Tuesday, September 14, 2010
No, there isn't a, er, liaison between the former president and the MSNBC host, but rather a strong statement on Clinton's part, defending his record against a characterization made by Rachel Maddow on her show last spring:
Bill Clinton flashed irritation at MSNBC host Rachel Maddow and other liberals Monday for failing to appreciate the successes of his presidency.Say what you will about Clinton and his personal recklessness, and inadequate responses to the earlier days of Islamist terrorism in the 1990s, he is the most fiscally prudent Democratic president since JFK. He had the benefit of having a very strong voter's message sent to him in 1994, and a job-creating economy with a rising stock market shortly after that. He had Secretary Rubin and Chairman Greenspan, back when the world still genuflected to their wisdom. Capital gains occurred in large volumes each year and were taxed, thereby (kind of) balancing the budget late in the decade, until the bubble popped. Compared to the current administration, Clinton is a miser when it comes to deficit spending.
“One of the leading television commentators on one of our liberal cable channels said I was the best Republican president the country ever produced, which would come [as] quite a surprise to the Republicans, half of whom still think I’m a closet communist,” Clinton said during an appearance with former British Prime Minister Tony Blair at the National Constitution Center in Philadelphia...
...Clinton said he accomplished more for the poor and middle class than traditional, New Deal-era liberalism ever could have. He touted his welfare-to-work program, which he said cut the rolls by 60 percent.
“We had 100 times as many people move out of poverty during those eight years [I was president] than the previous 12 years because we had an earned income tax credit, not because we had another traditional anti-poverty program hiring people,” he said.
Maddow has an interesting shtick, albeit one that is in an apparently narrow niche, and she has not refrained from taking pot shots at President Obama from his left. That raises the question -- is it at all conceivable that there will be another Rachel Maddow with another TV show in the late 2020s, saying that President Obama became a "Republican president" after 2010?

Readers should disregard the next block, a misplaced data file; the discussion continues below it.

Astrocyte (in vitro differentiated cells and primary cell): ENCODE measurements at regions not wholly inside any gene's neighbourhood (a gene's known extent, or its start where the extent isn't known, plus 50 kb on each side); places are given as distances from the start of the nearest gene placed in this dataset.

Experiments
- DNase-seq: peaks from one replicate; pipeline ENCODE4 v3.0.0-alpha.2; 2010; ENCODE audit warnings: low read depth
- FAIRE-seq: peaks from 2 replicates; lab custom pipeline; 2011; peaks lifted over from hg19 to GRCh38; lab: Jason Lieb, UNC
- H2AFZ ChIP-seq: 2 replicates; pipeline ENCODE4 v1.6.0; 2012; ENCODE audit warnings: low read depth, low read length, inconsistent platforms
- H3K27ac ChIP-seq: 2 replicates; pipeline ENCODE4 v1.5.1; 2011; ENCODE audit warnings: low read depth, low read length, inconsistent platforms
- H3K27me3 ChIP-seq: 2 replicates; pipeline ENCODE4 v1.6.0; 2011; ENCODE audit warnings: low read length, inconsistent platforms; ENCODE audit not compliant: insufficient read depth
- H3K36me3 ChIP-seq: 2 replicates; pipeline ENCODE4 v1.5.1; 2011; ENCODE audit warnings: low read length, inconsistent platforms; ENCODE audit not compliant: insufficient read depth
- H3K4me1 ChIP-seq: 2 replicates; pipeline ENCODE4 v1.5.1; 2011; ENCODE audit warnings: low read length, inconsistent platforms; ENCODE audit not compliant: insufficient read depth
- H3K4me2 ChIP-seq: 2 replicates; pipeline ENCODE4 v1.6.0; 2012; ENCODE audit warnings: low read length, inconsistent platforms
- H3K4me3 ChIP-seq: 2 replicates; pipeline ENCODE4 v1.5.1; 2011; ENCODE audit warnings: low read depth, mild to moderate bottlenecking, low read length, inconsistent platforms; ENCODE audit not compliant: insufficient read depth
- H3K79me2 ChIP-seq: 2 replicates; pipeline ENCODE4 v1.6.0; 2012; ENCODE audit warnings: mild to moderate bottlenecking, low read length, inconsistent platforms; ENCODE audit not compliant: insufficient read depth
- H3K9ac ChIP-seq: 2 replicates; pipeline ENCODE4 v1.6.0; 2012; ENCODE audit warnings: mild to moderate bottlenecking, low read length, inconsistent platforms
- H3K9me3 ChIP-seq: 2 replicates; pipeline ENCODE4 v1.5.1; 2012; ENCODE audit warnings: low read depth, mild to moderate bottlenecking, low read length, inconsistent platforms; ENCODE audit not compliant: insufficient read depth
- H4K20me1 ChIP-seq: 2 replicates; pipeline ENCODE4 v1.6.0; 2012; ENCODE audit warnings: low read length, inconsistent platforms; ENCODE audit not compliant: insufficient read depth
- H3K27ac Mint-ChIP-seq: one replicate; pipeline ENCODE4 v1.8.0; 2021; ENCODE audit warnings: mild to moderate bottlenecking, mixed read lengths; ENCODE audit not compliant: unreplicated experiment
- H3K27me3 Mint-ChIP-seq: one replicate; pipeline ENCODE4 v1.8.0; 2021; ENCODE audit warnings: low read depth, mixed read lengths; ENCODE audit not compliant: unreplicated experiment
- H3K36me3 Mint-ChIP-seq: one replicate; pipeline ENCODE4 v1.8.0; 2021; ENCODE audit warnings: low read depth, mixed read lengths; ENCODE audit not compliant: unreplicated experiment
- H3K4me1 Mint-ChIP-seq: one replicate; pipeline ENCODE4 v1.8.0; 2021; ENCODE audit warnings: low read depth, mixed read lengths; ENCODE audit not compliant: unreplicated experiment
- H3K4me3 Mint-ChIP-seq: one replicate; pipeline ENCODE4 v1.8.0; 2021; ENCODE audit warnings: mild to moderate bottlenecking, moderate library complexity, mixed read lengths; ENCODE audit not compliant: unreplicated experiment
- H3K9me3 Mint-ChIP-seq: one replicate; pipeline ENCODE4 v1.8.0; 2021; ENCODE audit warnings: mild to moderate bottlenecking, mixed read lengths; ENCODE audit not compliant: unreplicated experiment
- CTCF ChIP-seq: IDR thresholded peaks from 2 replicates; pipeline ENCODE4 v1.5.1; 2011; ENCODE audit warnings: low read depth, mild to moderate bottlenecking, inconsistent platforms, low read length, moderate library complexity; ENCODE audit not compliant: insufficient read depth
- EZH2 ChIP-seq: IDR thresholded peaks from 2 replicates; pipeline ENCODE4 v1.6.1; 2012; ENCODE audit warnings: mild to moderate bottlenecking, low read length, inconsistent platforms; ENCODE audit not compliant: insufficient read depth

The two presidents are different men. Clinton was the best retail politician of his generation and thrived on personal interaction with voters (sometimes, obviously, to his detriment). He was never accused of having a "cool detachment," and enjoyed speaking extemporaneously. It wasn't clear to a large segment of voters if Clinton had an unalterable set of core principles, or whether his primary instinct was for self-preservation. I think we are about to find out whether President Obama will compromise on some of his strongly held beliefs, with the showdown over the expiring Bush tax cuts for higher income taxpayers possibly being the first act in that drama.
I would say Clinton, whatever you think of him, is an intellectual powerhouse; he is brilliant. He was a Rhodes Scholar. He studied. He learned.
Obama is a charlatan; a mediocre intellect who skated through. No Rhodes Scholar. He didn't even publish while on the Law Review.
There is simply no comparison.
And I'm a Republican.
I think when you examine that rate at which gov't grew. It really didn't slow down under Clinton. Mostly what happened is that he had a signfican jump in revenue to work with.
His "brilliance" then would be that he chose not to spend the extra revenue.
While I agree with what Clinton said, at least in part, I do note two things that have not changed in him since he was president. As the number of Republicans who think he's a closet communist is small (but noisy), his 50% figure is paranoid. And he still takes full credit for what other people did.
And avoids 'credit' for what HE did, like playing patty-cake with al Qaeda and Iran (WTC I, Khobar Towers, African embassy bombings, USS Cole) and hampering our intelligence capabilities (infamous 'wall'), doing the most of any single person to set us up for 9/11 and the resultant war on terror.
In some ways, the foreign policy of the Bush years was playing catchup on all the issues Clinton kept punting away...
I agree with CP that he's an intelligent and accomplished man, but too much politician and too little leader, IMO.
Bill Clinton was very pro-business. He understood that creating jobs and wealth was a good thing. He's very comfortable around rich, successful businessmen, something I don't think our current President is.
Around 2001 or so, I remember seeing a Sunday op-ed piece by Clinton with some heading like, "America to Blame for Africa's Economic Problems". After citing some liberal boilerplate in the first paragraph, the piece was very good. He advocated better property rights and free trade. I didn't disagree with any of his policy proposals.
That's when I began to reassess him. His economic policy was pretty good (great for a Democrat): free trade (NAFTA, China in the WTO), cutting capital gains taxes, paring back the welfare state, deregulating finance (repealing Glass-Steagall).
Basically, he was a supply-sider.